High blood pressure in cats: does my cat have feline hypertension 1 min read
What is hypertension?
Hypertension, or high blood pressure, is a common problem in cats – particularly older animals. It can have many causes, and can often be successfully managed with medication.
Much like in humans, high blood pressure in cats can go on to cause a range of problems, including heart disease, stroke, and damage to the kidneys or retina. For that reason, it’s important to spot the signs of hypertension early on, to reduce the chance of your cat developing other, more serious, health problems.
Identifying the symptoms of hypertension in cats
If your cat displays any of the following signs or symptoms, she may be suffering from high blood pressure. Get her along to your local vet for a check-up.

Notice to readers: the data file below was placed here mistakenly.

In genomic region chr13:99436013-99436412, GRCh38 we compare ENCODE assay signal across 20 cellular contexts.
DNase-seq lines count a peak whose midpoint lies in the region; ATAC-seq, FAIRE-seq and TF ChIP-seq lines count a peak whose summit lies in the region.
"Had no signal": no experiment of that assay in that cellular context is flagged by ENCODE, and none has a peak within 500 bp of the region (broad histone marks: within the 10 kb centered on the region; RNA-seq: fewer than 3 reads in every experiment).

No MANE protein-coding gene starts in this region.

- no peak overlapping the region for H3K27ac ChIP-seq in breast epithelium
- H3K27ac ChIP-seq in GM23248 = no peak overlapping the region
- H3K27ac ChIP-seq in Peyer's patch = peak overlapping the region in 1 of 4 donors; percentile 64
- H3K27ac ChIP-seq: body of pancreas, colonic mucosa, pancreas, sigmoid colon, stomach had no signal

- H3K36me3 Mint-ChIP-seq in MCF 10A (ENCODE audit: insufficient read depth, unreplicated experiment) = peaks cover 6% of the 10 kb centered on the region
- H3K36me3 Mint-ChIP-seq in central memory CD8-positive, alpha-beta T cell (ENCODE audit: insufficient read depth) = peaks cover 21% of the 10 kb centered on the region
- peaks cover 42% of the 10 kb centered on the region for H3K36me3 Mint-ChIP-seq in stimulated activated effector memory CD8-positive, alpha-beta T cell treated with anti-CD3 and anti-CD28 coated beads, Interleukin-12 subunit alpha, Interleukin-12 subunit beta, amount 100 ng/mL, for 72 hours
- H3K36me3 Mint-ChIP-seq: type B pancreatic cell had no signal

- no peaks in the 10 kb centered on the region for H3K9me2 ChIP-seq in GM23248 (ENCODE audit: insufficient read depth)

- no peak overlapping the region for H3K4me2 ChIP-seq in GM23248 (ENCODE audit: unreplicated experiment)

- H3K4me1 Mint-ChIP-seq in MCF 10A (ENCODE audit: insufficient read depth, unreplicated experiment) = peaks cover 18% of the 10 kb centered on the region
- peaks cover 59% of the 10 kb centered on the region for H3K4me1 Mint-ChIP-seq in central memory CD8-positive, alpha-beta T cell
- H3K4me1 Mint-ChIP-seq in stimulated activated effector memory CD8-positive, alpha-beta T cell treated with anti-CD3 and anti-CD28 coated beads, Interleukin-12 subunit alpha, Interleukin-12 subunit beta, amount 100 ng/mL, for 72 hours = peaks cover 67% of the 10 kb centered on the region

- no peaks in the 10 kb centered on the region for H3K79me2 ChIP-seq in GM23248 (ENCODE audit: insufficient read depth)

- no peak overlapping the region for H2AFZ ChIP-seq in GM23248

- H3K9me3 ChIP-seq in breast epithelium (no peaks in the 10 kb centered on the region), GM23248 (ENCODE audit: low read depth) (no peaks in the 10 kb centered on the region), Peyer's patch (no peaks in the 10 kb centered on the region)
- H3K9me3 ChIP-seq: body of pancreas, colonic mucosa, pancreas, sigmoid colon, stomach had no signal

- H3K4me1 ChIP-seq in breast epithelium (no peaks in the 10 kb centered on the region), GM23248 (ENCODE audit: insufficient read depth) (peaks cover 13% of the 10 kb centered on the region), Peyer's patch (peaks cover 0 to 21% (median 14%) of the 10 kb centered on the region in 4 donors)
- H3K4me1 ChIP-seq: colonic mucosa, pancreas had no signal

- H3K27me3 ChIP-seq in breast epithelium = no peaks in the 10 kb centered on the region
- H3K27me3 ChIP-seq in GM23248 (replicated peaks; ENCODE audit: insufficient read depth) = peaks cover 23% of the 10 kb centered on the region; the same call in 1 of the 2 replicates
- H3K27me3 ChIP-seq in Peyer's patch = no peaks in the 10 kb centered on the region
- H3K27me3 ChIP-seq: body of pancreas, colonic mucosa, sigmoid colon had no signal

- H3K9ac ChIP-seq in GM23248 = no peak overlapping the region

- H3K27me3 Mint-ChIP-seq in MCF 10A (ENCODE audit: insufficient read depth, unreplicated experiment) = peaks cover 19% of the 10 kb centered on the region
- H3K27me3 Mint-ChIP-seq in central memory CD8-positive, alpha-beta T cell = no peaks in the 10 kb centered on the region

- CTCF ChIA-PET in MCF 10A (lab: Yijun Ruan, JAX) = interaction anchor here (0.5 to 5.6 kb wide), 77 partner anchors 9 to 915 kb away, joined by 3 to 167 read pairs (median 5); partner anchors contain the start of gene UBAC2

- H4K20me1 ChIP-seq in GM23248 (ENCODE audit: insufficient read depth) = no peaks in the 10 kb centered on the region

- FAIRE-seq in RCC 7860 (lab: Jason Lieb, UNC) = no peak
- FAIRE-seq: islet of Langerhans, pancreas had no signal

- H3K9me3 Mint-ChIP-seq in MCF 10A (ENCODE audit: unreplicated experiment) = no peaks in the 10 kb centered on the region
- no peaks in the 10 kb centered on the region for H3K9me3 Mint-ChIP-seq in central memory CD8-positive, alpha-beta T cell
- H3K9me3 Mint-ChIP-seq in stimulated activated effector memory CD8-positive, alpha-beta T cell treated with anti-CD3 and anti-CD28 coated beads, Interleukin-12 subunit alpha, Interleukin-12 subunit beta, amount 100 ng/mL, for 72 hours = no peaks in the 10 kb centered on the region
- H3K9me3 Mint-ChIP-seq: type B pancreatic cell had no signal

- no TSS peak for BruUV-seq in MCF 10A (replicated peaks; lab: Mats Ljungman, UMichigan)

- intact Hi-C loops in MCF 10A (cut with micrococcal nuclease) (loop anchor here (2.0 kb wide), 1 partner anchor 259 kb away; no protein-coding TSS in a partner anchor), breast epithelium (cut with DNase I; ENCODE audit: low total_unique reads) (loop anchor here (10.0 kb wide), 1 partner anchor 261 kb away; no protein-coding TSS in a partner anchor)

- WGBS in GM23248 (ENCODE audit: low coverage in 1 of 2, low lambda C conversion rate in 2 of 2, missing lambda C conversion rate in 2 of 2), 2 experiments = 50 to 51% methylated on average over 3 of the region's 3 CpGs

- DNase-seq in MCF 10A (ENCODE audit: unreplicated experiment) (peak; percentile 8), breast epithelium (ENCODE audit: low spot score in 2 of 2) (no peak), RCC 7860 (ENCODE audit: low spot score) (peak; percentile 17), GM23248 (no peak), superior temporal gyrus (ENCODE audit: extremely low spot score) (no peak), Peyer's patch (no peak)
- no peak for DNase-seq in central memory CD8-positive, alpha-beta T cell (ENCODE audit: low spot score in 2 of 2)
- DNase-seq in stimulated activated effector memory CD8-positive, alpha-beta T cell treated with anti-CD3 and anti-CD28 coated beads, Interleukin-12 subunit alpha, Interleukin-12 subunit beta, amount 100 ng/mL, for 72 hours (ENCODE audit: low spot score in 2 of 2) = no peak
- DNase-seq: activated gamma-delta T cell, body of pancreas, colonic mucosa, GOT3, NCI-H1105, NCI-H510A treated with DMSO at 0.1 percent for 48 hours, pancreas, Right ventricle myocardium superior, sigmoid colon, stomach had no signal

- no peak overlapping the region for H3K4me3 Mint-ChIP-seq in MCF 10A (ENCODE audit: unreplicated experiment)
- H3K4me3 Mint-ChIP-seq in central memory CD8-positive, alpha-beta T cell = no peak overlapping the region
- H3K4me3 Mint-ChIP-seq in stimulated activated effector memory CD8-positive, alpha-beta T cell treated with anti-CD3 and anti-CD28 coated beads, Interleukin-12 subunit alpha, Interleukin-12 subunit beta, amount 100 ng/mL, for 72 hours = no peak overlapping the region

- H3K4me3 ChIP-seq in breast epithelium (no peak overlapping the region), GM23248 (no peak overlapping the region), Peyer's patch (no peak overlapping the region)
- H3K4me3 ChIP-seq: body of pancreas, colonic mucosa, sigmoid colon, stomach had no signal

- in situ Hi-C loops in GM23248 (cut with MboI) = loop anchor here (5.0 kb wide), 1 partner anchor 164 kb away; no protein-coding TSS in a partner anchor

- Sudden blindness
- Weight loss
- Blood in the urine
- Protein in the urine
- Nose bleeds
- Stroke-like symptoms
- Dilated pupils, or bleeding inside the eyeball
- Seizures or convulsions
- Disorientation, circling or other changes in behaviour
High blood pressure isn’t a disease in itself – instead, it’s usually a sign of an underlying condition. These can include:
- Diabetes mellitus
- Chronic kidney failure
“In most cases hypertension can be successfully managed, and your cat should go on to enjoy a long and happy life.”
If your vet suspects hypertension, he or she may need to do more tests to identify the cause of the underlying condition, so this can be addressed and treated. If the underlying condition is serious, they may refer your cat to a specialist.
Treatment often involves a special diet, weight control in overweight cats, and medication to lower the blood pressure – the latter of which can help to avoid any long-term damage. Your vet will usually want to check your cat’s blood pressure every three months.
In most cases hypertension in cats can be successfully managed, and your cat should go on to enjoy a long and happy life.
Want advice on high blood pressure in cats?
For expert advice on feline hypertension, get in touch with your local vet.